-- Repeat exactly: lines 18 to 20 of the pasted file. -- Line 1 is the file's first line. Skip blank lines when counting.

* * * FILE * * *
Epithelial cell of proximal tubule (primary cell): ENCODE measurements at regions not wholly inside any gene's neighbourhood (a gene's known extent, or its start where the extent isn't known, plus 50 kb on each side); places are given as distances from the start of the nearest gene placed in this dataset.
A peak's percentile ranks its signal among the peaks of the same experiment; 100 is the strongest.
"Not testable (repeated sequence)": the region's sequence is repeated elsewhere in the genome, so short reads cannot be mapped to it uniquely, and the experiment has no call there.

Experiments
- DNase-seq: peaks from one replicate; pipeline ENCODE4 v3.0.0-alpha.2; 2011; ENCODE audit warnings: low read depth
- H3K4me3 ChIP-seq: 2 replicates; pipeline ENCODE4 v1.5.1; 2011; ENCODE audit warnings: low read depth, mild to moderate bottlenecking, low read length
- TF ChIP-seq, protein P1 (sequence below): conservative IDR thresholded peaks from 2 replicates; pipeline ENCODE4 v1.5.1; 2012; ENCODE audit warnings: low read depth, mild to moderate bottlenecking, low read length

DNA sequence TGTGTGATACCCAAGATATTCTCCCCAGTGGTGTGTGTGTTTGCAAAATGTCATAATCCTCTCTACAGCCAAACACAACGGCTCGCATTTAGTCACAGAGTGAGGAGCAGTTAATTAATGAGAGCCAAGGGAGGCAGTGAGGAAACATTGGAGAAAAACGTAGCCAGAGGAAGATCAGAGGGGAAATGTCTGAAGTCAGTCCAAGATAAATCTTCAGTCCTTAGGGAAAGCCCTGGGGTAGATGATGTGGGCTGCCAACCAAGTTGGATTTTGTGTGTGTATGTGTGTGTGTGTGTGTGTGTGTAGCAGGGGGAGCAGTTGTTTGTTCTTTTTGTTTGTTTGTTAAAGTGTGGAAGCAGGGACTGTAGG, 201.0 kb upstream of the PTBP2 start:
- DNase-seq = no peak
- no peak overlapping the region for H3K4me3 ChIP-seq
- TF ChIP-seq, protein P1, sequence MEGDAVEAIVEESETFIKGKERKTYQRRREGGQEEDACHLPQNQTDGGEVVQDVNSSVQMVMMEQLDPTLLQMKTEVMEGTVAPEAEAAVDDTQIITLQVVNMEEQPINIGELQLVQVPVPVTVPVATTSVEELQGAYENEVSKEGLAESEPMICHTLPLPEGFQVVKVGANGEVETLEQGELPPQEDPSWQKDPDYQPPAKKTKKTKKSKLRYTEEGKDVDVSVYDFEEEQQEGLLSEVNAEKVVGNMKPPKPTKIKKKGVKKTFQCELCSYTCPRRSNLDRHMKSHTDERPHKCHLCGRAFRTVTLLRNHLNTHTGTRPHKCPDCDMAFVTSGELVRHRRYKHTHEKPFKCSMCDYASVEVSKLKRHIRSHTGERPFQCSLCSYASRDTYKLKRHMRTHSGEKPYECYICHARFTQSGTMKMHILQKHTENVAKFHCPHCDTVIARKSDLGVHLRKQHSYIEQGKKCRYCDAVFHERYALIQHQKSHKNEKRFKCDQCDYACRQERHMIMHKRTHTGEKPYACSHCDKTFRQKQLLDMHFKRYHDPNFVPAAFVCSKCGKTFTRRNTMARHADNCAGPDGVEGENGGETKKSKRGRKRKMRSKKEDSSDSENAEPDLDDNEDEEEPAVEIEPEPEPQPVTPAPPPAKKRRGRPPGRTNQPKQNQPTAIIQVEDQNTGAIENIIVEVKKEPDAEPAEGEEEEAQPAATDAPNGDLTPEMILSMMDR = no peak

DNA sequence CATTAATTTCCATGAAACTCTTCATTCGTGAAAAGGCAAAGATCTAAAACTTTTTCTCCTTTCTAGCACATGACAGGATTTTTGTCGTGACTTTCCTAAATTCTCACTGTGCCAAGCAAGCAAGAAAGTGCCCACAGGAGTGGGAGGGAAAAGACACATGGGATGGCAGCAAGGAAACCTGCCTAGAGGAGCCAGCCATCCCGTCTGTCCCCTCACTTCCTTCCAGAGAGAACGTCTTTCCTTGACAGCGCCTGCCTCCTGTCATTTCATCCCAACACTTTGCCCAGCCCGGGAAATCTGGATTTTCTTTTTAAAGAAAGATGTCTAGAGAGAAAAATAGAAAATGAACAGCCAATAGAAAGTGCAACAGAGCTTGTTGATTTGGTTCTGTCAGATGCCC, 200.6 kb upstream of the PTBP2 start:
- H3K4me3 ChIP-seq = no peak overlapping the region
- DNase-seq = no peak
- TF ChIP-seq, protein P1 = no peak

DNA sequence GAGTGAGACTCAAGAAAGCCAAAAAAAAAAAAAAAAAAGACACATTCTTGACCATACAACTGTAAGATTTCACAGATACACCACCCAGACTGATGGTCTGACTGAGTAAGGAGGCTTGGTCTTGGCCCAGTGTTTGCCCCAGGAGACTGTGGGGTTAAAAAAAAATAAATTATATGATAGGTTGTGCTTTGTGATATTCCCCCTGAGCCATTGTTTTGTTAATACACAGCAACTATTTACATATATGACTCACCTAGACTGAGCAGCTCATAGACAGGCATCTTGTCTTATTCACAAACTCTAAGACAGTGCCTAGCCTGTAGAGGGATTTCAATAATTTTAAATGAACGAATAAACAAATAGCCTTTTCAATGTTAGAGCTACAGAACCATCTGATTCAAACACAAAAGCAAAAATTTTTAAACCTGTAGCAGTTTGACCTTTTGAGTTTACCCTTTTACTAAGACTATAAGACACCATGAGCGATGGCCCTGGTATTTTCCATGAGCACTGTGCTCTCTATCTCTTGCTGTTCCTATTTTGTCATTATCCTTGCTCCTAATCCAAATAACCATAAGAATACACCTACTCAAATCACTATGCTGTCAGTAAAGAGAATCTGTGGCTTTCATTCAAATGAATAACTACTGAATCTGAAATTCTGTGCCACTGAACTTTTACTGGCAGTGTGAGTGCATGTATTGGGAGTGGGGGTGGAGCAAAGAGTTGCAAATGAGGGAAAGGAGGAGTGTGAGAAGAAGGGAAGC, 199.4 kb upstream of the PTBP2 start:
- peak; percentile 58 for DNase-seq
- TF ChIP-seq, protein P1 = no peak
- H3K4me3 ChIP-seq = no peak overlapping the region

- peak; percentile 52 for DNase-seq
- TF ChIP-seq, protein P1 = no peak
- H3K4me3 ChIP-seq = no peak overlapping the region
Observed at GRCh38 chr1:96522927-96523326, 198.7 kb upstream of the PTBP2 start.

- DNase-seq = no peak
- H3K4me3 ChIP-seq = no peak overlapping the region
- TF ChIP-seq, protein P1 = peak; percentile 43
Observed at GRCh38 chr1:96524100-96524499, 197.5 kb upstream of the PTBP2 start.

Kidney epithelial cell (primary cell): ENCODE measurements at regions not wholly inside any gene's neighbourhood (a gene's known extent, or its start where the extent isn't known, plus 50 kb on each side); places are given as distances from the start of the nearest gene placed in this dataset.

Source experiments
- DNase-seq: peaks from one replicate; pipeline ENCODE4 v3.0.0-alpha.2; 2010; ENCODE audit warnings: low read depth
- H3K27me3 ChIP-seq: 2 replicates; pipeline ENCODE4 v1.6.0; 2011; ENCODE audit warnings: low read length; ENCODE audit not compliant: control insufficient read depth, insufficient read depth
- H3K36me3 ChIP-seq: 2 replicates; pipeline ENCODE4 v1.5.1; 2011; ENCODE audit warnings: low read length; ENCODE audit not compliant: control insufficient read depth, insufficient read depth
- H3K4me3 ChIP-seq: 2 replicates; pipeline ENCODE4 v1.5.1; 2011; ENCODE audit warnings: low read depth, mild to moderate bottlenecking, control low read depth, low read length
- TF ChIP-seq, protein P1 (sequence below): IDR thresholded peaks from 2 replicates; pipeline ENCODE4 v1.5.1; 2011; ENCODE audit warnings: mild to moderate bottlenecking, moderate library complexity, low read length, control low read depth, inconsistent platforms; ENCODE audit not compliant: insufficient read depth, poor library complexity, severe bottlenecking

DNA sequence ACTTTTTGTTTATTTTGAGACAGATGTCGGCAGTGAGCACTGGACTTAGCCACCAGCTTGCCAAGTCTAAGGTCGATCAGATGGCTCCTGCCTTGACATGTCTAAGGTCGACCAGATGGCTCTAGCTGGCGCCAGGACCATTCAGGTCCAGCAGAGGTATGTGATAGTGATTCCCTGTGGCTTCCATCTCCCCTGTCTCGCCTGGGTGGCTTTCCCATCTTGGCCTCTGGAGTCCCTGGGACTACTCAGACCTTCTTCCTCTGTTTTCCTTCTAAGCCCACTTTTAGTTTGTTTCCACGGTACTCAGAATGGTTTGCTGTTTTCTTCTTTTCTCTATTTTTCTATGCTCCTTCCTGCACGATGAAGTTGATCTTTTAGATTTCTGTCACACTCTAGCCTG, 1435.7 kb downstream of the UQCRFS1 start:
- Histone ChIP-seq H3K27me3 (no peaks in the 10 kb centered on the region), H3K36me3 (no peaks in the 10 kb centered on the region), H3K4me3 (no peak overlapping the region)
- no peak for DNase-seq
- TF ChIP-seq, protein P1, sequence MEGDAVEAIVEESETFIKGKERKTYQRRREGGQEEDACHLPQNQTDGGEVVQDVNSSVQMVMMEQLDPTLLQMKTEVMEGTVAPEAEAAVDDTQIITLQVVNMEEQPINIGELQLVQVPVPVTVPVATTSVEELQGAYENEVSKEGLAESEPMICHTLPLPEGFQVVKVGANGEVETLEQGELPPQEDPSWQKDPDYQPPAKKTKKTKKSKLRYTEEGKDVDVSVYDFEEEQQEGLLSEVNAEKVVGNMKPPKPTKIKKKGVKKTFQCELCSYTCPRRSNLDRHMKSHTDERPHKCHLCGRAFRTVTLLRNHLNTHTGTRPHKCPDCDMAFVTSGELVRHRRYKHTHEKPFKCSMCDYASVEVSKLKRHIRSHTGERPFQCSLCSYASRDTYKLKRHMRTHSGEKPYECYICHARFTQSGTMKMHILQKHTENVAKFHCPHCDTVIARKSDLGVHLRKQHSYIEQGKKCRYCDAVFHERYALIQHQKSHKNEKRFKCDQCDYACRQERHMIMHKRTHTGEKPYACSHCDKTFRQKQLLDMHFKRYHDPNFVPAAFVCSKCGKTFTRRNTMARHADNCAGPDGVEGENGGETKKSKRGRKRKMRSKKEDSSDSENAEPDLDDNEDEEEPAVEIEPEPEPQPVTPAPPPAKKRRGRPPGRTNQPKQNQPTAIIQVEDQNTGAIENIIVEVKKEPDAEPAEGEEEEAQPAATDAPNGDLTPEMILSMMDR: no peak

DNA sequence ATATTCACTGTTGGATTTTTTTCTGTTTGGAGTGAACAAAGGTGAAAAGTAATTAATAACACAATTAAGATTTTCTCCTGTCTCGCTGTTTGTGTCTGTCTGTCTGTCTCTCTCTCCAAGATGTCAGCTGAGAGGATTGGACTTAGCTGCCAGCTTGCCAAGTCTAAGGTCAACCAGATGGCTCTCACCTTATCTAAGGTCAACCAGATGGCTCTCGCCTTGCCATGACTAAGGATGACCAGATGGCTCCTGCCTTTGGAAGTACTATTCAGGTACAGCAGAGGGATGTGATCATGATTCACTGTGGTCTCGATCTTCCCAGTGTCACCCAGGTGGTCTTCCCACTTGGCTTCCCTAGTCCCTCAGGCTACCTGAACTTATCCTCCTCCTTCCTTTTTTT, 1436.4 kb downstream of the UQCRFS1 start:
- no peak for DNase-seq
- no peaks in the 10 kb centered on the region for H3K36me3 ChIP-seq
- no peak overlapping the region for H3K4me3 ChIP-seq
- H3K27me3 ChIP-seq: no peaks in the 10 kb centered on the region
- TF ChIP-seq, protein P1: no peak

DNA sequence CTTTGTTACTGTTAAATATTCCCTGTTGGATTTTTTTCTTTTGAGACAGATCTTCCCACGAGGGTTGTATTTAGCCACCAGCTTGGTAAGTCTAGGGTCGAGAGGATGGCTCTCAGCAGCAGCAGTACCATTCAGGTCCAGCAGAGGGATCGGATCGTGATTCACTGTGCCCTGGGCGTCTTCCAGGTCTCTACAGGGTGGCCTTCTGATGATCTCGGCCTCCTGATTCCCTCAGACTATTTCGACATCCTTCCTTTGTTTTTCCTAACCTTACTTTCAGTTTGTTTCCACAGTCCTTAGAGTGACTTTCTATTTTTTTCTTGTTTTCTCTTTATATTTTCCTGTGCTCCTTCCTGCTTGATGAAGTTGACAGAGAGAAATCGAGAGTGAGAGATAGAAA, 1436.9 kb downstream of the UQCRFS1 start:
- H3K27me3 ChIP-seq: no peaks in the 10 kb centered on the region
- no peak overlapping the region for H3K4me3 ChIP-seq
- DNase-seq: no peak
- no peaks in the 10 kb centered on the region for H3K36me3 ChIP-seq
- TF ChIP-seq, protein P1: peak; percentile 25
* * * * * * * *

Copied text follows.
- TF ChIP-seq, protein P1 = no peak
- H3K4me3 ChIP-seq = no peak overlapping the region

- peak; percentile 52 for DNase-seq